Jolly Green Giant said...

@ Redwood Outdoors - It's a great shelter and I did pick it over the HMG Echo I and II after taking a hard look at both.

Lightheard did the taping and it was already part of how they handle cuben shelters, so I can't take credit for that. Same with the little pouch on the inside. Sure is a nice touch and is how cuben shelters should be handled. It surely added some weight, but a penalty I willingly accept. The bathtub floor is great as are the orner tie-outs. They are similar to Tarp Tent. I hope to add some pictures in the immediate future to show the details. Judy used different grades of cuben in areas of high tension. As far as headroom goes, I honestly can't say enough about it. I hunch at the tallest part of the Tarp Tent Contrail. I have several inches of headroom both sitting up and laying down in the SoLong6. The netting goes nearly completely around except for the peak areas of the head and foot. I added an optional zipper on the non-entrance side to completely open it up as otherwise it was designed to be pulled up slightly which I thought both looked a little goofy and I didn't like the tension it put on the canopy. I'll put a sleeping pad in it for a picture or too, although I should mention one of my next custom surprises is a sleeping pad that might just be the most perfect option....

Jolly Green Giant said...

@ Brian - I'll try to add some pictures of the mods shortly.

markswalkingblog said...

Interesting tent for the price and as Alan R said probably not quite right for the UK, but the great thing is you could have it custom made to fit our conditions. A little difficult to see if you could cook in the porch area/under the fly and this would be a requirement for the UK as well. However larger and cheaper than TN's offering and it can be customized. I like the possibilities that the company could offer.
Thank for bringing the company to my attention.

Anonymous said...

I've been interested in LightHeart tents for a while. As Alan and Mark have said, they are not quite right for UK conditions, although I think it would only take a few tweaks. I think you are wise to have the roof vents. The roof vents on my Scarp have been very effective at reducing condensation.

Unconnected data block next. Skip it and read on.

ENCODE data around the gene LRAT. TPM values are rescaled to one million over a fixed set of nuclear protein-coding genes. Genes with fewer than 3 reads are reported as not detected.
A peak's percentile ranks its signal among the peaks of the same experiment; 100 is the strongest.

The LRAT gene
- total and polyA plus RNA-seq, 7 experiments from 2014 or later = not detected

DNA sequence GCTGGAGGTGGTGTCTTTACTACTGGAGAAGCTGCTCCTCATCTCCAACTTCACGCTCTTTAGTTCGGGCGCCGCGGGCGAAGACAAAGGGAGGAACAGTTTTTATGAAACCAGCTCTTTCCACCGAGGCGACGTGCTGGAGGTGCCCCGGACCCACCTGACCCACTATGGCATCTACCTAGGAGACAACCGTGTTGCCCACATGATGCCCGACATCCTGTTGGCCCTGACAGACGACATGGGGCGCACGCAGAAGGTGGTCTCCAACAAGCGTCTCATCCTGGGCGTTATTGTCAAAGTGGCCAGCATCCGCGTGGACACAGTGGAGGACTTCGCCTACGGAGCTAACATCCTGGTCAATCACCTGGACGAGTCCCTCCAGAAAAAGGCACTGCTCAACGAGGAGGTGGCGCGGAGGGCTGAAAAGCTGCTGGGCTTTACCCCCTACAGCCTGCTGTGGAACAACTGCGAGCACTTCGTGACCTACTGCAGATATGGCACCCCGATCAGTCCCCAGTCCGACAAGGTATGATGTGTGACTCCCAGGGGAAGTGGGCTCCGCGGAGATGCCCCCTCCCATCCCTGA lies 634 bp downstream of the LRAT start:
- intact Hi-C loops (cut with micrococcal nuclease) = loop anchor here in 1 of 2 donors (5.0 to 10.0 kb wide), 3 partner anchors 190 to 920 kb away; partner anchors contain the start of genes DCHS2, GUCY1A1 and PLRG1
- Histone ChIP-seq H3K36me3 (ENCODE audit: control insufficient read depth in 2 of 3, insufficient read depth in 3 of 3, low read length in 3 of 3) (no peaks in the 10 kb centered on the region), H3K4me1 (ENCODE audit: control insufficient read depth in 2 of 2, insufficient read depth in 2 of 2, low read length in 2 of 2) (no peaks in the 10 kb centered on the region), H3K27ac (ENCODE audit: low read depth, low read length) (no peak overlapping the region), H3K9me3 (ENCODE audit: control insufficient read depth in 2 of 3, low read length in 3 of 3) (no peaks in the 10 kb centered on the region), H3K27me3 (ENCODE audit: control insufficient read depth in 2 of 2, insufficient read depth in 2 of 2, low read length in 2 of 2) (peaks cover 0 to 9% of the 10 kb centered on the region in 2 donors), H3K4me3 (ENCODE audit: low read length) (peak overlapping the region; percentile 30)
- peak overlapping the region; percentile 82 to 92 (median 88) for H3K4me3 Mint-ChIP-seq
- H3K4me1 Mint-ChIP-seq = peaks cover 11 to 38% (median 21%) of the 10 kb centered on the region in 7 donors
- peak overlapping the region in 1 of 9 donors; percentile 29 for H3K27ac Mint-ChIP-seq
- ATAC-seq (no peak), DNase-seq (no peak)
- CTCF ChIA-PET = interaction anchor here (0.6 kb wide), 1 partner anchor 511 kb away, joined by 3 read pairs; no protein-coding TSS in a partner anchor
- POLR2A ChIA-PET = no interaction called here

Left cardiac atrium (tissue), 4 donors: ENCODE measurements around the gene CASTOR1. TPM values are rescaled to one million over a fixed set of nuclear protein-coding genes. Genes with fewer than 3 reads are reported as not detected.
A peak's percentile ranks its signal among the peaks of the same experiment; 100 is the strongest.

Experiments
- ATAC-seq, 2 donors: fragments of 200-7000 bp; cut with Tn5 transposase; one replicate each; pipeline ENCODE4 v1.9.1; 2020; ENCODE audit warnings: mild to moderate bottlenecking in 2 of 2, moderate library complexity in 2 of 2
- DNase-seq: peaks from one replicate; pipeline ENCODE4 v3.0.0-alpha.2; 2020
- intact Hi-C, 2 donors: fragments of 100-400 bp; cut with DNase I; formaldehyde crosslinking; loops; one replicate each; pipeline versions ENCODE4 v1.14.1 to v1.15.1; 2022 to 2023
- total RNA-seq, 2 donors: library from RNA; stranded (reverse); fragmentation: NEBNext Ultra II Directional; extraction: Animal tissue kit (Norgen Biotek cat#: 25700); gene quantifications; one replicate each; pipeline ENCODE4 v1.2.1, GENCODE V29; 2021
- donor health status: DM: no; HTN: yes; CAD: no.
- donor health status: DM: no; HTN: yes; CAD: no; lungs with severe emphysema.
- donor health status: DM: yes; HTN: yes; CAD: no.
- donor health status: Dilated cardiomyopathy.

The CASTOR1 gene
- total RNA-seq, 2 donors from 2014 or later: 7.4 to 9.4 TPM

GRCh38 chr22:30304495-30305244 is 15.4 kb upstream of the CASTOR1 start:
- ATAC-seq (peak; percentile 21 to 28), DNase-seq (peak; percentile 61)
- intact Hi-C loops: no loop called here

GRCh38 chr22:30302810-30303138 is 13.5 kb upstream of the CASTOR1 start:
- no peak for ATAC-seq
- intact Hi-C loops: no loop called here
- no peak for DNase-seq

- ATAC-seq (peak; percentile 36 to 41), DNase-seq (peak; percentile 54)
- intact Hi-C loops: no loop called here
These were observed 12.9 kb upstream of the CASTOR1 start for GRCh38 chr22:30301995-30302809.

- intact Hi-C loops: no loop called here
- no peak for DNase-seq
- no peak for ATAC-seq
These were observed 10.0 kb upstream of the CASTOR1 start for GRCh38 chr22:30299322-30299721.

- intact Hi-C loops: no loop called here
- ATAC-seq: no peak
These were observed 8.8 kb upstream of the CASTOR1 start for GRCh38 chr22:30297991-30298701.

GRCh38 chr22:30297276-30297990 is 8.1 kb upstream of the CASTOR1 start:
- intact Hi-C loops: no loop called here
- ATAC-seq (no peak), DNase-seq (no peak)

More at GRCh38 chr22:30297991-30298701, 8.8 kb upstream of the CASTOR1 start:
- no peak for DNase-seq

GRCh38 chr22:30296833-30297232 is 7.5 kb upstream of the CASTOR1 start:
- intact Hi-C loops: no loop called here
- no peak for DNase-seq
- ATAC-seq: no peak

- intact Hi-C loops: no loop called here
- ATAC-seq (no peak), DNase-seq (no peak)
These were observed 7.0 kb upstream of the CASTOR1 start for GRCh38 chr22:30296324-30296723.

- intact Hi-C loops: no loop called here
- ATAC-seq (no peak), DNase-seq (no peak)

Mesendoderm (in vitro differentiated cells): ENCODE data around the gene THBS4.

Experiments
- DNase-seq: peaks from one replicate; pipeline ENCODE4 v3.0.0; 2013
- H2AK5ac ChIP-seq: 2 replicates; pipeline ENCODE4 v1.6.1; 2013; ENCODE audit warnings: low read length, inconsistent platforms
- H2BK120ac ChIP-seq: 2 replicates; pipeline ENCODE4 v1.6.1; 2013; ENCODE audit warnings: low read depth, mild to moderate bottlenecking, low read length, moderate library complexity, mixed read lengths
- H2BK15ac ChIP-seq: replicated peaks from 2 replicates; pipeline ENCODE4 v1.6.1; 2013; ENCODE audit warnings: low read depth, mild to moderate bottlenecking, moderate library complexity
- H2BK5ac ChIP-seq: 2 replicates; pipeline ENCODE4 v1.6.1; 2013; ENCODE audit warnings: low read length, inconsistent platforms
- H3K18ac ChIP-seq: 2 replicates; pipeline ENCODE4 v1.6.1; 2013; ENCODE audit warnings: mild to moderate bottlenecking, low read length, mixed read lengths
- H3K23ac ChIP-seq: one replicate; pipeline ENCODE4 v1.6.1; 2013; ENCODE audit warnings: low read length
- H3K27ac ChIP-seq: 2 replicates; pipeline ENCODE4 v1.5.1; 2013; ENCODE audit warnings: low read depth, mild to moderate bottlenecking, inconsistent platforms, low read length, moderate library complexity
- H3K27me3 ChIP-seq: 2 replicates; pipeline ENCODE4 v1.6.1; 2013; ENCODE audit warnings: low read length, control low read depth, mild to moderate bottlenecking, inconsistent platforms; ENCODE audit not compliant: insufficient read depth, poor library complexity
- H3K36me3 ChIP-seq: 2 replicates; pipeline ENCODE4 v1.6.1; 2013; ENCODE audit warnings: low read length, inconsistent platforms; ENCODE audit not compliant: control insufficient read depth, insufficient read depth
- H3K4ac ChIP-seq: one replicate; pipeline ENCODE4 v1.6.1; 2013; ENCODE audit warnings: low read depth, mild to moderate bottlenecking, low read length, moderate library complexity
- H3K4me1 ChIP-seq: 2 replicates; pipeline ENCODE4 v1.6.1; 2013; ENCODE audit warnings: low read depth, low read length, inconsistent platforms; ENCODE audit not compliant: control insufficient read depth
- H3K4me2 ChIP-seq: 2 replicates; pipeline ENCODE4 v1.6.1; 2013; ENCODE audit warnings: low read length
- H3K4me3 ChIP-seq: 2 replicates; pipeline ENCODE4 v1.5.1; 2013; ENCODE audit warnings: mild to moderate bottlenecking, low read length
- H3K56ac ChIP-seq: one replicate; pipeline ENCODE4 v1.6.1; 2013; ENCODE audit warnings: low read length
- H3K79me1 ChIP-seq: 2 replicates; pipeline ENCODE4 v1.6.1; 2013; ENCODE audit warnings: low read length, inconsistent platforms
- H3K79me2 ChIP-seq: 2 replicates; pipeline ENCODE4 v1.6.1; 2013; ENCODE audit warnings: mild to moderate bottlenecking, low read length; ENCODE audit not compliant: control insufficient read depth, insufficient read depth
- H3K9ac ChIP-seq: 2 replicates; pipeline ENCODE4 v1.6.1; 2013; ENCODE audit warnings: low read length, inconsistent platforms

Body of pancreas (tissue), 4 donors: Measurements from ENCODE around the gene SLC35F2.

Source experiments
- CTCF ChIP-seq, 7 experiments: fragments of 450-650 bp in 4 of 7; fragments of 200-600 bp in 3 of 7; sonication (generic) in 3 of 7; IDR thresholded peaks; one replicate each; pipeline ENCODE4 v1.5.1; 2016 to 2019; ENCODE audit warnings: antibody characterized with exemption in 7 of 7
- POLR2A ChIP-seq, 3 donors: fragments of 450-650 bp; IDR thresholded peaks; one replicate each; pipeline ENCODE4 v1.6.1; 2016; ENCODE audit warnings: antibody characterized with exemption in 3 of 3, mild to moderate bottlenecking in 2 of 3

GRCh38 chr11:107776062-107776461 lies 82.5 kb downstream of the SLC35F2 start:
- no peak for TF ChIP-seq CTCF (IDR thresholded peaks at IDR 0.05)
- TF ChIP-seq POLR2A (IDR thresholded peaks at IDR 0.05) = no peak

Alastair said...

This is my first visit to your site. As you can see from this pic I've got quite a lot to learn about lightweight travel!
Or maybe I've just got quite a lot to buy..?

Jolly Green Giant said...

@ Alastair - Welcome. Yes, I do have a tendency to motivate money from leaving your pocket. But you'll carry less in weight and in items which will hopefully yield a more enjoyable journey. Good luck!

Judy Gross - LightHeart Gear said...

I'd like to answer a few of the comments here. Regarding the seams on the cuben tents being both sewn and taped, this is something that I do on ALL cuben tents. I feel it seam seals better than using any other method, looks more professional, and reinforces the seam. so not only do I tape seams that require seam sealing, but there are a few other (smaller) seams that don't really need to be sealed, but I do tape them just to reinforce the seam. I have found that most any tension on a sewn cuben seam tends to stretch the holes quite a bit. Where cuben is sewn to mesh - I don't tape. All reinforcements are bonded with layers of cuben and not sewn on. I try to avoid sewing the cuben where I can. I make my own custom seam sealing tape so it matches the color of the tent. As a result of the JGG asking for the ridge vents, I now put (one) ridge vent standard on all SoLong 6 tents. I find it is customers like the JGG that push my limits and get me to innovate and improve my designs.

I would love one of the UK commenters to explain to me why they don't think the tent would work for the UK (so I can adapt it for that environ).

Any other questions I will be glad to answer either here or via the website.

Judy - LightHeart Gear

Jolly Green Giant said...

@ Roberto - I have not had enough time with SoLong 6 in bad weather to tell you whether it would work in those conditions. Chances are, you may have more luck going with a free-standing tent if you know you will be in high wind. Have you looked at Tarp Tents or perhaps the MSR Hubba? There really aren't many free-standing lightweight tents out there...

David Grover said...

I would suggest a one man hammock tent if you are going ultralightweight camping. Hammock tents are awesome because you don't have to worry about rocks, sticks and lumpy ground keeping you awake at night because you'd be suspended in the air between two trees!

mtnbob said...